The PAR (Photosynthetically Active Radiation) Sensor measures photosynthetic light levels in both air and water. The sensor responds to visible light in the spectral range that is used by plants in photosynthesis (375–630 nm). It features a waterproof sensor head and connector and reports the Photosynthetic Photon Flux Density (PPFD), which is measured in μmol m-2 s-1 (micromoles of photons per meter squared per second). The sensor is calibrated for use in sunlight, but can also be used to measure PPFD from electric light sources. This sensor is ideal for experiments that investigate photosynthesis and primary productivity and can also be used in many agricultural and environmental science applications.
Note: Vernier products are designed for educational use. Our products are not designed nor are they recommended for any industrial, medical, or commercial process such as life support, patient diagnosis, control of a manufacturing process, or industrial testing of any kind.
Using the Product
Sensor orientation is important for getting the best results from the PAR Sensor. When measuring PAR outdoors, the sensor head should be level, with the white lens pointing straight up toward the sky and with the cord pointing toward the north (in the Northern Hemisphere) or toward the south (in the Southern Hemisphere).
When measuring PAR from an artificial light source, the sensor head should be placed with the lens of the sensor facing the center of the light path.
Mounting the PAR Sensor
The PAR Sensor can be permanently mounted to a surface for continuous outdoor use. The sensor head and connector are waterproof and the black electronics box is weatherproof. Care should be taken to keep the electronics box as dry as possible. For best results, the sensor head should be leveled during mounting. The nylon
10–32″ × 3/8″ mounting screw found on the bottom of the sensor head can be used for attaching the PAR Sensor to a solid object.
The sensor should also be mounted such that obstructions do not shade the sensor (e.g., trees, weather station, cell phone tower). Once mounted, the protective cap should be removed from the sensor. The protective cap can still be used as a covering for the sensor when it is not in use
Calibrating the Sensor
The Vernier PAR Sensor is calibrated before shipping and should not need user calibration.
Optional Calibration Check
The Vernier PAR Sensor should not need to be calibrated, but you can verify the calibration using the Clear Sky Calculator (www.clearskycalculator.com). The Clear Sky Calculator for Quantum Sensors reports the theoretical PPFD at any time of day at any location in the world on a cloudless day. The application is most accurate at solar noon in the spring and summer.
Adjusting the Calibration Equation for Other Light Sources
The Vernier PAR Sensor is calibrated for use in sunlight and for broadband artificial light sources. The calibration equation can be adjusted to measure PAR from different light sources, such as LED grow lights and to make the sensor more accurate when used under water. For steps on adjusting the calibration equation please see www.vernier.com/til/3102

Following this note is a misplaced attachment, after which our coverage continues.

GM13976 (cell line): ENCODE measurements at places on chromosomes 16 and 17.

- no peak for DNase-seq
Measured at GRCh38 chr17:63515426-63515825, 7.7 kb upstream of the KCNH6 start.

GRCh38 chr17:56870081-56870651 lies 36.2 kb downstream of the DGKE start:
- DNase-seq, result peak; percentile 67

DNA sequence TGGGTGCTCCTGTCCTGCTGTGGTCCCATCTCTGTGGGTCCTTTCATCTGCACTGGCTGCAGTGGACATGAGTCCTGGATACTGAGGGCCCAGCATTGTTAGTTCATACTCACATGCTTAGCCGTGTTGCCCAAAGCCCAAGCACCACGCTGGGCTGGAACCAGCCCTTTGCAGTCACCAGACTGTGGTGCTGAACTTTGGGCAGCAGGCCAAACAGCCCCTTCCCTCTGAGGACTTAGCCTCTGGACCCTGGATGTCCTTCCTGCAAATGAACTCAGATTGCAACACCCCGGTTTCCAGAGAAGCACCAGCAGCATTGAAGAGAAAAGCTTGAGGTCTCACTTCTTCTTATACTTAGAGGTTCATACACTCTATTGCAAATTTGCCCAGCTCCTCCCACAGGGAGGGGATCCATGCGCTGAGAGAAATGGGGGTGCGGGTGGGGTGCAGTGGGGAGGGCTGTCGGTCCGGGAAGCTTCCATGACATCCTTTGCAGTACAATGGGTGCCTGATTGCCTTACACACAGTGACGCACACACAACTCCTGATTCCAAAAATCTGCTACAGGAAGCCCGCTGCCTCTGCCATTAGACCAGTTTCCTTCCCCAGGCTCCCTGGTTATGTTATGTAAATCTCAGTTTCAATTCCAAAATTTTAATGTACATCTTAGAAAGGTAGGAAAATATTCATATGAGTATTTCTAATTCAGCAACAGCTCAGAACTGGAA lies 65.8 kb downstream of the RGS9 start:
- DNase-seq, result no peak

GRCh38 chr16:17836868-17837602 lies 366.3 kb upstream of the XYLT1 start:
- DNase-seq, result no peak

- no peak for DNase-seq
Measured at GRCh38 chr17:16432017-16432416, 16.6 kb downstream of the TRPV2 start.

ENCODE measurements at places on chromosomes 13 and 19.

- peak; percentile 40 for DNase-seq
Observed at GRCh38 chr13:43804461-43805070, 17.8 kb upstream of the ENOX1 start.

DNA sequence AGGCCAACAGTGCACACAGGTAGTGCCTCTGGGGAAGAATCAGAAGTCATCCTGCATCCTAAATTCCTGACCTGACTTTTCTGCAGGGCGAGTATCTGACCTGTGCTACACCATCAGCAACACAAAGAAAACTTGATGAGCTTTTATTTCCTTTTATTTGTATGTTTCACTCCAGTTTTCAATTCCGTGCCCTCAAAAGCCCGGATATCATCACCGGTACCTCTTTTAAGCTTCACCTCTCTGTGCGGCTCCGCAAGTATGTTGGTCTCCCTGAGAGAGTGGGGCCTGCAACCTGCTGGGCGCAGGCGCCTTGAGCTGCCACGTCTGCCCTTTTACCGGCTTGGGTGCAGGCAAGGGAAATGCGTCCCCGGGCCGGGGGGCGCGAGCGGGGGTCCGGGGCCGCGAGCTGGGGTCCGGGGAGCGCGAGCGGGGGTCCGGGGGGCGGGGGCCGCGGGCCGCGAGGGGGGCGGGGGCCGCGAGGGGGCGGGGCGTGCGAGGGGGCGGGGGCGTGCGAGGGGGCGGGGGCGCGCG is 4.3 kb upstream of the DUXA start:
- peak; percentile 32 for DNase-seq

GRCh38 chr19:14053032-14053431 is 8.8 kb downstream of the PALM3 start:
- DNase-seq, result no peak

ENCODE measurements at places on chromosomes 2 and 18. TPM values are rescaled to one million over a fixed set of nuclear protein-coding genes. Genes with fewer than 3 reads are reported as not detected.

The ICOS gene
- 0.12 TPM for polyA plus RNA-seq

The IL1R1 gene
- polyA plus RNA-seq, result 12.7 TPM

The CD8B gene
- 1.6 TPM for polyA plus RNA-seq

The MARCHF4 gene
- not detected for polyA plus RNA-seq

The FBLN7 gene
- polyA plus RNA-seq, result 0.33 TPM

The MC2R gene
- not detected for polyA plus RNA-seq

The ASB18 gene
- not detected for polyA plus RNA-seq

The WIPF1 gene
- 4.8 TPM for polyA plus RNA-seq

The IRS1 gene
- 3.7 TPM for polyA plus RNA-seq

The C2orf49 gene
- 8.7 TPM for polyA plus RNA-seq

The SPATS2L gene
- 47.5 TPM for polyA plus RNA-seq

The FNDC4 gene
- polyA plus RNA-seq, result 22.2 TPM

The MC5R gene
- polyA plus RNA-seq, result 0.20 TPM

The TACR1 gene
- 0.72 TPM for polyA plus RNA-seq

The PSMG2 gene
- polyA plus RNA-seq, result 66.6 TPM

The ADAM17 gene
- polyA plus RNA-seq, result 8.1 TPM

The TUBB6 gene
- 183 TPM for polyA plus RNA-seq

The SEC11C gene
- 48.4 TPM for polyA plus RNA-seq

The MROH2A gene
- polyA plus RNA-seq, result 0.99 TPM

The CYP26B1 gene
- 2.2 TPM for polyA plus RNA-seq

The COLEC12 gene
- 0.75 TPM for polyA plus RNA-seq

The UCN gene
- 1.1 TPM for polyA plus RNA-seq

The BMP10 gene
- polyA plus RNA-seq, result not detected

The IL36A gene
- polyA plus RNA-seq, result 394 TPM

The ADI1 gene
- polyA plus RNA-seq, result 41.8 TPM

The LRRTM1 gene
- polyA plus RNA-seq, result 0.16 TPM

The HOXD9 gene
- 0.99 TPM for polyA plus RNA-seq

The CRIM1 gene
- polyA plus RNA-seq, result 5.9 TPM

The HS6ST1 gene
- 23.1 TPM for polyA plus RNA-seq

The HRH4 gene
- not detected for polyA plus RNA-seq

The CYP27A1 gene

Care and Maintenance
Do not wrap the cable tightly around the sensor for storage. Repeatedly doing so can irreparably damage the wires and is not covered under warranty.
Cleaning the PAR Sensor
Debris on the PAR Sensor lens will partially block the optical path and will lead to low readings. Dust and other organic deposits are best removed using water or window cleaner. Never use an abrasive cleaner on the lens. Salt deposits can also accumulate on the sensor lens over time due to evaporation from sea spray, sprinkler irrigation water, or wave splash. Salt deposits should be dissolved with vinegar and then removed using soft cloth or cotton swabs.
PAR Sensor Head Connector
The head of the Vernier PAR Sensor is attached to the main cable using a P68‑rated stainless-steel marine grade (M8) connector. This connector is located 25 cm from the sensor head. The connector is used for removing the sensor head during routine calibration, replacement, or maintenance by the manufacturer. Please do not remove the sensor head from the main cable. For the connector to be waterproof, confirm that the cables are firmly connected and the threaded connectors are finger tight.
Radiation that drives photosynthesis is called photosynthetically active radiation (PAR) and is defined as the total amount of radiation across a spectral range of 400 to 700 nm. This means that an ideal PAR sensor would respond equally to all wavelengths of light between 400–700 nm. The summed amount of light across this range is called the photosynthetic photon flux density (PPFD) and is measured in units of micromoles per square meter per second (μmol m-2 s-1). The term PPFD is often shortened to PPF (photosynthetic photon flux) by plant physiologists. The two terms (PPFD and PPF) are interchangeable.
Plant physiologists also refer to sensors that measure PPFD as quantum sensors. A quantum, in this case, refers to the minimum quantity of light (one photon) that is available for absorption by the photosynthetic pigments of plants. In other words, one photon is a single quantum of light that can be used by plants for photosynthesis. Based on this definition, the Vernier PAR Sensor is a quantum sensor.